The Right Medicine
Why Tampa’s Bennie Lazzara Jr. put aside criminal defense work to champion injured nursing-home patients
Published in 2013 Florida Super Lawyers magazine
By Beth Taylor on May 28, 2013
Q: What drew you to law?
A: It was important in my family that we all go into some professional practice. My brothers and cousins, most of them went to medical school or dental school, but I didn’t really have the aptitude for the sciences, or the interest in them. My uncle who was a circuit judge, he was an inspiration to me to pursue the law. I respected him a lot. I liked the way he held himself with a lot of dignity. I thought he was a stern man of a lot of courage.
Education was a priority [at home]. My father probably had an eighth-grade education by most estimates. [He] was in the produce business, and my mother was a homemaker. He worked hard; he did well. He put his son through medical school—my oldest brother.
Q: What was it like growing up in Tampa?
A: Since I’m from the Dark Ages, it was another world. We were wanting to be a big-league city, which we are now. It was a fascinating place to grow up, because there was a good mixture of cultures here. My grandparents immigrated here from Sicily in the 1890s.
Q: I have to ask: What does your brother, the doctor, think of your personal injury work? Any tense Thanksgiving dinners?
A: There’s no conflict. He testifies, not much anymore, but he testifies in medical malpractice cases. He’s familiar with the genre, and he understands both sides of it, because he testifies, or did testify, for the plaintiff and the defense.
Q: Over the years, how much have you amassed in verdicts and settlements?
A: I had a $7 or $6 million verdict in Arkansas. And a $65 million verdict here. And between, I’ve had 20 here, 15 there, five here. I’m not the kind of guy who would sit down and add those up.
Q: But if you did …
A: You could say, easily, over $50 million worth of verdicts.
Q: But you started out as a prosecutor.
A: Right out of law school, prosecuting first-degree murder cases. A fascinating job. In those days, in Tampa, or in Hillsborough County, there were two prosecutors. One was the state attorney, and he did all capital cases. We had a small office, and it was well-manned, in that we had two or three good investigators and about four or five lawyers that worked very close together. We just worked on capital murder and rape cases. Then there was another lawyer who was called the county solicitor who did all other crimes, and he had an office full of attorneys.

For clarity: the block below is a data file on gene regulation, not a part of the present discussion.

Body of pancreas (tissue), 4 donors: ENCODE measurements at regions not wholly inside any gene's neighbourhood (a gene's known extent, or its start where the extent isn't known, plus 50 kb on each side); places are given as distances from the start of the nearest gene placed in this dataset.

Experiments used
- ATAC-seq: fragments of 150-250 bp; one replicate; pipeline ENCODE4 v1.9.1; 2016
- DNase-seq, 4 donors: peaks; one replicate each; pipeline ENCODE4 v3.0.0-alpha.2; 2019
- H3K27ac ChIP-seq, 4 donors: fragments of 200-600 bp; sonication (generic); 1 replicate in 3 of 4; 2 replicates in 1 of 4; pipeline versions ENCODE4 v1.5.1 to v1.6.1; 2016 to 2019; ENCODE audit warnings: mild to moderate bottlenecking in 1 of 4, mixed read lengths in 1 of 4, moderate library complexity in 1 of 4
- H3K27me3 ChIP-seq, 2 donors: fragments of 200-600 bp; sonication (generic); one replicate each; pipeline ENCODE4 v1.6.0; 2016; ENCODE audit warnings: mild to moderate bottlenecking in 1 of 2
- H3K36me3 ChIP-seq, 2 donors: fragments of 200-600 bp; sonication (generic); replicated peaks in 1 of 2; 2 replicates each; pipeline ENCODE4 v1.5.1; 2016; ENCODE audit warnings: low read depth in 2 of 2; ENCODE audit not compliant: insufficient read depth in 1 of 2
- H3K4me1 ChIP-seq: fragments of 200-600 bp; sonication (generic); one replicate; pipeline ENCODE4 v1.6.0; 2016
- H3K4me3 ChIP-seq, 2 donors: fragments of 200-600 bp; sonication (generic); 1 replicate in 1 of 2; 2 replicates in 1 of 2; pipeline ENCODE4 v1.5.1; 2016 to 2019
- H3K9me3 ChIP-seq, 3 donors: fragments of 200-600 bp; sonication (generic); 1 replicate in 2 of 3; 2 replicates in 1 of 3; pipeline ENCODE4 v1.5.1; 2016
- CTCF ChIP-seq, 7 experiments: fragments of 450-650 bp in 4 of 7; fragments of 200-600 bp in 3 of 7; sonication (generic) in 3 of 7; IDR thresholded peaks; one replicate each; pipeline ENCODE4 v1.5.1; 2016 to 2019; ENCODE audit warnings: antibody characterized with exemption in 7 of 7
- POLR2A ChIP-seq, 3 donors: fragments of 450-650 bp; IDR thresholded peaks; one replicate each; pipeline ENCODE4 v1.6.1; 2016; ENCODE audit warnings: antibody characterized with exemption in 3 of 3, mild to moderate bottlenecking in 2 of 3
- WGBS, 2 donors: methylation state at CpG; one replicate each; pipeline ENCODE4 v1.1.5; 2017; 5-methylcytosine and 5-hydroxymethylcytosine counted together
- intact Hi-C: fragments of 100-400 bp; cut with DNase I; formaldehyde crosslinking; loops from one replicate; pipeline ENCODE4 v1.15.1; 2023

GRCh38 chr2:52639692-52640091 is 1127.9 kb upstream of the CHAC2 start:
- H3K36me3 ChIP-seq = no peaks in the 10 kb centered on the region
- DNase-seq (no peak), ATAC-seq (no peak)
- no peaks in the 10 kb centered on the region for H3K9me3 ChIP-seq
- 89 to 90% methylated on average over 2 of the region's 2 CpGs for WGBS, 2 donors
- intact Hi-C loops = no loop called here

Q: And then you moved to the defense side?
A: I went to the Public Defender’s Office for a short period of time. I didn’t want to be a career prosecutor. I didn’t do that long before I opened up my own practice, which specialized in criminal law.
Q: Tell me about one of your high-profile cases: the Brandon Pizza Hut murders.
A: A young man with three kids and a wife worked in an inventory-control business. He got up early to go to work, and his wife worked nights at a Pizza Hut in Brandon, which is right outside Tampa.
He wakes up one morning and his wife hasn’t gotten back yet. So he couldn’t go to work: the kids. He’s worried about her. So he starts calling to see if there’s been an accident. He calls the Hillsborough County Sheriff’s Office, and they say, “We sent somebody by the Pizza Hut, and there were two cars parked outside.” Sort of implying that maybe she’s off with the boss or something. He keeps waiting for her, waiting for her. She doesn’t get there. So he loads the kids up in the car, and he goes to the Pizza Hut. And he goes to the door, and he pushes on the door with the kids in the car, and the door’s not locked. He sees his wife and the manager sitting on the floor … and pools of blood … having been shot execution-style in the head.
So he leans over the body, and he drops his cigarette lighter into the blood. He calls the police. And he becomes a suspect. The basic case against him was blood splatter. They had a so-called blood-splatter expert that said, “No, this didn’t fall into the blood. The blood ran to it and around it.” That’s about all they had, really. They had no evidence of any marital problems, no evidence of any infidelity on her part or his. They were two hardworking kids who were raising a family.
After two or three weeks—it may have been longer—they charged him with first-degree murder. So his family came to me. By this time, you get a little bit of a sixth sense as to what you’re dealing with. It didn’t look like the family of a murderer. But when I went to see the boy, I knew for certain he hadn’t killed her.
A: I’m not saying that I know for certain who’s committed a crime and who hasn’t, but this one just did not add up. We started investigating the background of their blood-splatter expert, and it turned out that her credentials were such that they weren’t even going to be able to use her … even though the case had originally been based solely on her testimony. And then we sought out a guy who, at the time, was the imminent expert on this. He’d worked on every major case, I think, including the Kennedy assassination.
He said, “Looks to me like it fell into the blood, like the man says.” But, worse than that—or better than that, for us … we got the [sheriff’s] lead book in discovery. We found one of them that was very interesting. A woman said that she’d driven to the Pizza Hut at about 12:15, or shortly after they were supposed to be closing. She saw what looked to her like a man wearing a ski cap standing at the door. She couldn’t say he had a gun in his hand, but he looked suspicious, and he looked to be forcing two people back into the place.